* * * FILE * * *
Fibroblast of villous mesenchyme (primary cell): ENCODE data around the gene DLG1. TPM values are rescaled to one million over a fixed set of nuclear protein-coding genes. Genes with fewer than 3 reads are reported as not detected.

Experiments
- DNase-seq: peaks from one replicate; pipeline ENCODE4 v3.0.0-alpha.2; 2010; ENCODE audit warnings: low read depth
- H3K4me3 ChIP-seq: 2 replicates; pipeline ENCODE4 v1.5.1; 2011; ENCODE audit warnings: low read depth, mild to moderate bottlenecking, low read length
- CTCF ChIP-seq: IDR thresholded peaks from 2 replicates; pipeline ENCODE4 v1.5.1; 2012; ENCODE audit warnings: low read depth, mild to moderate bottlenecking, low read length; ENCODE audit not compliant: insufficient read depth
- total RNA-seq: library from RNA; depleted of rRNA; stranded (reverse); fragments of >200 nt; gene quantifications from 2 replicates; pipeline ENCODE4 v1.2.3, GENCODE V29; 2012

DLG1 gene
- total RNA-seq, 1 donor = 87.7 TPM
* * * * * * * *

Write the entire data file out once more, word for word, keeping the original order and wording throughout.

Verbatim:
Fibroblast of villous mesenchyme (primary cell): ENCODE data around the gene DLG1. TPM values are rescaled to one million over a fixed set of nuclear protein-coding genes. Genes with fewer than 3 reads are reported as not detected.

Experiments
- DNase-seq: peaks from one replicate; pipeline ENCODE4 v3.0.0-alpha.2; 2010; ENCODE audit warnings: low read depth
- H3K4me3 ChIP-seq: 2 replicates; pipeline ENCODE4 v1.5.1; 2011; ENCODE audit warnings: low read depth, mild to moderate bottlenecking, low read length
- CTCF ChIP-seq: IDR thresholded peaks from 2 replicates; pipeline ENCODE4 v1.5.1; 2012; ENCODE audit warnings: low read depth, mild to moderate bottlenecking, low read length; ENCODE audit not compliant: insufficient read depth
- total RNA-seq: library from RNA; depleted of rRNA; stranded (reverse); fragments of >200 nt; gene quantifications from 2 replicates; pipeline ENCODE4 v1.2.3, GENCODE V29; 2012

DLG1 gene
- total RNA-seq, 1 donor = 87.7 TPM